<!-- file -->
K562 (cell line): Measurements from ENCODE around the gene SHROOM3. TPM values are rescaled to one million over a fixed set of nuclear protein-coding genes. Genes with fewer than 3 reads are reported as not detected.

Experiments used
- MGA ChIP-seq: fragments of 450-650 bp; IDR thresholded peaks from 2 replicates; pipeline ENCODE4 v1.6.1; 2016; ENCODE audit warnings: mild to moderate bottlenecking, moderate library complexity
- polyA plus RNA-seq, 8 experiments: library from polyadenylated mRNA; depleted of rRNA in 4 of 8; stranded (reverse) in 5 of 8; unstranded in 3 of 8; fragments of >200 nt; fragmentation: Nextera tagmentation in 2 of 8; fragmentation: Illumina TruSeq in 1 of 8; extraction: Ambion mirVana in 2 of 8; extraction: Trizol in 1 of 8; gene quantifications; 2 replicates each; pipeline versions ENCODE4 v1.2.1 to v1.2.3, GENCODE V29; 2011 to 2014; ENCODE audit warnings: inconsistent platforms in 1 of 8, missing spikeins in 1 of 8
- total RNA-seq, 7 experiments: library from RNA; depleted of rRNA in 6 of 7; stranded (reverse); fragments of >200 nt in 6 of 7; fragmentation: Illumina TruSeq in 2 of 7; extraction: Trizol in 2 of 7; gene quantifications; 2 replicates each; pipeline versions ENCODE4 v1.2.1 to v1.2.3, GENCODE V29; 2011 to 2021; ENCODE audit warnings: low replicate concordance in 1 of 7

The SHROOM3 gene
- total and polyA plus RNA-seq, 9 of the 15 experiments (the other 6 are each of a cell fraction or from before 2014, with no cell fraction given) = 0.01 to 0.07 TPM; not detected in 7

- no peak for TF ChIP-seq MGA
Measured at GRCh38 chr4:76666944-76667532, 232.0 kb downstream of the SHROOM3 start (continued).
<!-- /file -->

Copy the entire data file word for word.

K562 (cell line): Measurements from ENCODE around the gene SHROOM3. TPM values are rescaled to one million over a fixed set of nuclear protein-coding genes. Genes with fewer than 3 reads are reported as not detected.

Experiments used
- MGA ChIP-seq: fragments of 450-650 bp; IDR thresholded peaks from 2 replicates; pipeline ENCODE4 v1.6.1; 2016; ENCODE audit warnings: mild to moderate bottlenecking, moderate library complexity
- polyA plus RNA-seq, 8 experiments: library from polyadenylated mRNA; depleted of rRNA in 4 of 8; stranded (reverse) in 5 of 8; unstranded in 3 of 8; fragments of >200 nt; fragmentation: Nextera tagmentation in 2 of 8; fragmentation: Illumina TruSeq in 1 of 8; extraction: Ambion mirVana in 2 of 8; extraction: Trizol in 1 of 8; gene quantifications; 2 replicates each; pipeline versions ENCODE4 v1.2.1 to v1.2.3, GENCODE V29; 2011 to 2014; ENCODE audit warnings: inconsistent platforms in 1 of 8, missing spikeins in 1 of 8
- total RNA-seq, 7 experiments: library from RNA; depleted of rRNA in 6 of 7; stranded (reverse); fragments of >200 nt in 6 of 7; fragmentation: Illumina TruSeq in 2 of 7; extraction: Trizol in 2 of 7; gene quantifications; 2 replicates each; pipeline versions ENCODE4 v1.2.1 to v1.2.3, GENCODE V29; 2011 to 2021; ENCODE audit warnings: low replicate concordance in 1 of 7

The SHROOM3 gene
- total and polyA plus RNA-seq, 9 of the 15 experiments (the other 6 are each of a cell fraction or from before 2014, with no cell fraction given) = 0.01 to 0.07 TPM; not detected in 7

- no peak for TF ChIP-seq MGA
Measured at GRCh38 chr4:76666944-76667532, 232.0 kb downstream of the SHROOM3 start (continued).